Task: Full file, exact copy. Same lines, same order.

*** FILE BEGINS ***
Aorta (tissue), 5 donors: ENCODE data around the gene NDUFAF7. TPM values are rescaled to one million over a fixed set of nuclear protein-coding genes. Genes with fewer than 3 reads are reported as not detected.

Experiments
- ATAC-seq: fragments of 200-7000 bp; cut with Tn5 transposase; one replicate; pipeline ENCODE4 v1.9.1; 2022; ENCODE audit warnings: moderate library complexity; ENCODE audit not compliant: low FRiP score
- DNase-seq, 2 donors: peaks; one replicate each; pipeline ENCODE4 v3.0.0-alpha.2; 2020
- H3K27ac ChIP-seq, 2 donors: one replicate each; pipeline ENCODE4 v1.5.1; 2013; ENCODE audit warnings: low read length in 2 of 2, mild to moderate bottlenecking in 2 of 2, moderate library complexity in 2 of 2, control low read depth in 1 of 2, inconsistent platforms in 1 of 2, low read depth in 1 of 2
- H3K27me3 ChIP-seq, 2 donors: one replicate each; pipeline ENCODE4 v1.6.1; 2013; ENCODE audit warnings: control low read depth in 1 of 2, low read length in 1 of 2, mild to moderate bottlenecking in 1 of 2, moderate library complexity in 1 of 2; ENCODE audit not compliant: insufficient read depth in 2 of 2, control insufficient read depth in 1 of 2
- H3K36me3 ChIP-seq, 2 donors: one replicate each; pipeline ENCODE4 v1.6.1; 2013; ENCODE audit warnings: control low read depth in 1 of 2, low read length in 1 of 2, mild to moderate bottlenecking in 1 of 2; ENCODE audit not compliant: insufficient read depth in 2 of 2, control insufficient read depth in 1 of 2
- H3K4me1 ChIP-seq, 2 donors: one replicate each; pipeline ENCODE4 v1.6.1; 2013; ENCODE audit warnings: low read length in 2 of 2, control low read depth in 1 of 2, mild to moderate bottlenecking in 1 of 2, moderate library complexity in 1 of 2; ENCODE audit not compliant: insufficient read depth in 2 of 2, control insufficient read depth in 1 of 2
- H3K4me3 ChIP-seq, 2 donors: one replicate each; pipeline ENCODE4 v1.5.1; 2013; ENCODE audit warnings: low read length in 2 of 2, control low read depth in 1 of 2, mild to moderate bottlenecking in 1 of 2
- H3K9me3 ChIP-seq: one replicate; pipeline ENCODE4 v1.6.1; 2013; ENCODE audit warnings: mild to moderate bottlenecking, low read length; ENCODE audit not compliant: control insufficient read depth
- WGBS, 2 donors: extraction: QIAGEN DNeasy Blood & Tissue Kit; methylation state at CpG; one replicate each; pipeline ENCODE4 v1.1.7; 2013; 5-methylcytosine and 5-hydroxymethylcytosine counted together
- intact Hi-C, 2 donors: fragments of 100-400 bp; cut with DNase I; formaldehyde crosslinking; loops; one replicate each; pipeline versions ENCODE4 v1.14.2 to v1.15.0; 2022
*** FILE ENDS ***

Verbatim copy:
Aorta (tissue), 5 donors: ENCODE data around the gene NDUFAF7. TPM values are rescaled to one million over a fixed set of nuclear protein-coding genes. Genes with fewer than 3 reads are reported as not detected.

Experiments
- ATAC-seq: fragments of 200-7000 bp; cut with Tn5 transposase; one replicate; pipeline ENCODE4 v1.9.1; 2022; ENCODE audit warnings: moderate library complexity; ENCODE audit not compliant: low FRiP score
- DNase-seq, 2 donors: peaks; one replicate each; pipeline ENCODE4 v3.0.0-alpha.2; 2020
- H3K27ac ChIP-seq, 2 donors: one replicate each; pipeline ENCODE4 v1.5.1; 2013; ENCODE audit warnings: low read length in 2 of 2, mild to moderate bottlenecking in 2 of 2, moderate library complexity in 2 of 2, control low read depth in 1 of 2, inconsistent platforms in 1 of 2, low read depth in 1 of 2
- H3K27me3 ChIP-seq, 2 donors: one replicate each; pipeline ENCODE4 v1.6.1; 2013; ENCODE audit warnings: control low read depth in 1 of 2, low read length in 1 of 2, mild to moderate bottlenecking in 1 of 2, moderate library complexity in 1 of 2; ENCODE audit not compliant: insufficient read depth in 2 of 2, control insufficient read depth in 1 of 2
- H3K36me3 ChIP-seq, 2 donors: one replicate each; pipeline ENCODE4 v1.6.1; 2013; ENCODE audit warnings: control low read depth in 1 of 2, low read length in 1 of 2, mild to moderate bottlenecking in 1 of 2; ENCODE audit not compliant: insufficient read depth in 2 of 2, control insufficient read depth in 1 of 2
- H3K4me1 ChIP-seq, 2 donors: one replicate each; pipeline ENCODE4 v1.6.1; 2013; ENCODE audit warnings: low read length in 2 of 2, control low read depth in 1 of 2, mild to moderate bottlenecking in 1 of 2, moderate library complexity in 1 of 2; ENCODE audit not compliant: insufficient read depth in 2 of 2, control insufficient read depth in 1 of 2
- H3K4me3 ChIP-seq, 2 donors: one replicate each; pipeline ENCODE4 v1.5.1; 2013; ENCODE audit warnings: low read length in 2 of 2, control low read depth in 1 of 2, mild to moderate bottlenecking in 1 of 2
- H3K9me3 ChIP-seq: one replicate; pipeline ENCODE4 v1.6.1; 2013; ENCODE audit warnings: mild to moderate bottlenecking, low read length; ENCODE audit not compliant: control insufficient read depth
- WGBS, 2 donors: extraction: QIAGEN DNeasy Blood & Tissue Kit; methylation state at CpG; one replicate each; pipeline ENCODE4 v1.1.7; 2013; 5-methylcytosine and 5-hydroxymethylcytosine counted together
- intact Hi-C, 2 donors: fragments of 100-400 bp; cut with DNase I; formaldehyde crosslinking; loops; one replicate each; pipeline versions ENCODE4 v1.14.2 to v1.15.0; 2022